Granville County Farmer Fuels Farm With Biodiesel
If you go by Phillip Barker’s Granville County farm and his fleet of tractors is in operation, you might smell a distinct aroma of bacon in the air. It might not be breakfast time for the Farm Bureau member, but the smell is the result of the hard work Barker has put into a homemade biodiesel project.
For the past four years, Barker has not used any petroleum diesel to run the equipment at his farm, which includes a dairy and the growing of okra, collards and other vegetables.
“The big satisfaction is when it’s time to go out and plant crops, or whatever, and we don’t have to go out and buy 1,200 gallons of fuel in one pop and wonder where that money is coming from,” Barker says.
Barker explains that he and some close friends had been talking about making biodiesel for many years. The interest became more heightened as fuel prices exploded. That’s when Barker went to one of his farm buildings and started to build the infrastructure.
Just like the regularity of milking cows twice daily, Barker is in his shop (two times a day) tending to his biodiesel operation, which can churn out 40 gallons of fuel.
Barker takes that oil, adds the necessary chemicals and drops it into a heating vat he fashioned out of an old water heater. After a process that takes more than three hours to heat the mixture up to 110 degrees and cool it back down again, he mixes an exact amount of water to create his own biodiesel.
Before the fuel can be dropped into a tractor or other piece of equipment, it must stay in a settling tank for three days. That part of the process is the reverse of how milk separates. Instead of the heavy cream rising to the top, the sediment settles to the bottom and the refined biodiesel floats to the top.
Barker points out the entire process took a lot of trial and error, and he, his son and neighbors had to do their own research. But they’ve refined their processes to the point that he hasn’t had to tap a petroleum fuel pump in four years.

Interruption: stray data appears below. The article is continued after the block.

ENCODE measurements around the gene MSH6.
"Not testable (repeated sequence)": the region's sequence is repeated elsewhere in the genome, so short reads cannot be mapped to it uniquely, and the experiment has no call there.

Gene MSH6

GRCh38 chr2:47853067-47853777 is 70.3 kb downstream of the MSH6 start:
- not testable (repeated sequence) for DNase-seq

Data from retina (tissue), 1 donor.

“It was really a necessity,” says Barker, who like other North Carolina farmers has seen diesel fuel prices reach $4 a gallon.
Whenever possible, Barker tries to gather used cooking oil from area restaurants to go along with the virgin canola oil
he grinds from seed purchased in Virginia. If he can gather as much as 200 gallons of used cooking oil at a time, Barker
says he can produce biodiesel for as low as $1.45 per gallon.
But because competition for that used cooking oil has become brisk, Barker is taking another approach. He has planted a total of 20 acres of canola seed plants in Granville and Johnston counties. He also received a federal grant to construct a 7,000-bushel granary to store this year’s canola crop.
“We’re now looking at how we’re going to build it into more of a business when we can grind our own seeds and refine it for our fuel,” says Barker, who hopes with more equipment he can make as much as 250 gallons of biodiesel at a time.
For now, Barker is quite pleased with how biodiesel has worked for his farm. Plus when he pushes up the throttle on a tractor, no black smoke blows out of the exhaust pipe.
“We’re getting pretty good results out of it,” Barker says.